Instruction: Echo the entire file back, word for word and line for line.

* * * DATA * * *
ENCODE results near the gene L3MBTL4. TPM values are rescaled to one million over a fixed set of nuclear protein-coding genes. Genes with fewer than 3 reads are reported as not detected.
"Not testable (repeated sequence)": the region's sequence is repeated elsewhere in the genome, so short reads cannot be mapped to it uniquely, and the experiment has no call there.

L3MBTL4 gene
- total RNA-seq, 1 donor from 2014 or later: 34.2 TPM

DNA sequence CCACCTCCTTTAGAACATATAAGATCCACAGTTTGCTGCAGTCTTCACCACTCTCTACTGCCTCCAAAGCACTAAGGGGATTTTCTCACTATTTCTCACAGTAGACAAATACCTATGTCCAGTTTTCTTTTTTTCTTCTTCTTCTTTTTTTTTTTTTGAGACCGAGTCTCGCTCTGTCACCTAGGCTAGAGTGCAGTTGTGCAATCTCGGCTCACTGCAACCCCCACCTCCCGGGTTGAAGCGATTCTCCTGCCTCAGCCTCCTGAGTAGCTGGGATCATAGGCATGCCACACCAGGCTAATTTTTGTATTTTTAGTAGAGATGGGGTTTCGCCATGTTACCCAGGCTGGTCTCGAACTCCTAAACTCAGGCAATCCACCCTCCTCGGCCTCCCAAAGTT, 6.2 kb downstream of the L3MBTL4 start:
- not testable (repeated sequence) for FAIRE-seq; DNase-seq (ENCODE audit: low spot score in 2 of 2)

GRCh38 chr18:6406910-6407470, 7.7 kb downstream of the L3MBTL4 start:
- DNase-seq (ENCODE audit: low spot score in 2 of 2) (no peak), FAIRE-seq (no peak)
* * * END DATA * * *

ENCODE results near the gene L3MBTL4. TPM values are rescaled to one million over a fixed set of nuclear protein-coding genes. Genes with fewer than 3 reads are reported as not detected.
"Not testable (repeated sequence)": the region's sequence is repeated elsewhere in the genome, so short reads cannot be mapped to it uniquely, and the experiment has no call there.

L3MBTL4 gene
- total RNA-seq, 1 donor from 2014 or later: 34.2 TPM

DNA sequence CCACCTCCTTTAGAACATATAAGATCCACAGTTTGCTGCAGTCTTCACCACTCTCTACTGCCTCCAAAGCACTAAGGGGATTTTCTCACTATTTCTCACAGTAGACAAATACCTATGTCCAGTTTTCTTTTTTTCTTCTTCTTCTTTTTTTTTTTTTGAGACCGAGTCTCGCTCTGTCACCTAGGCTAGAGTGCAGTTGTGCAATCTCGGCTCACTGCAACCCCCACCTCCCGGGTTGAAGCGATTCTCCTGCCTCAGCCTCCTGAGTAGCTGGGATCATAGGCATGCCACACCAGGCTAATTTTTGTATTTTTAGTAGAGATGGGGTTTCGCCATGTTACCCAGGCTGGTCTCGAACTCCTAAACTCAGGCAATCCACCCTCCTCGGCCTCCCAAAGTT, 6.2 kb downstream of the L3MBTL4 start:
- not testable (repeated sequence) for FAIRE-seq; DNase-seq (ENCODE audit: low spot score in 2 of 2)

GRCh38 chr18:6406910-6407470, 7.7 kb downstream of the L3MBTL4 start:
- DNase-seq (ENCODE audit: low spot score in 2 of 2) (no peak), FAIRE-seq (no peak)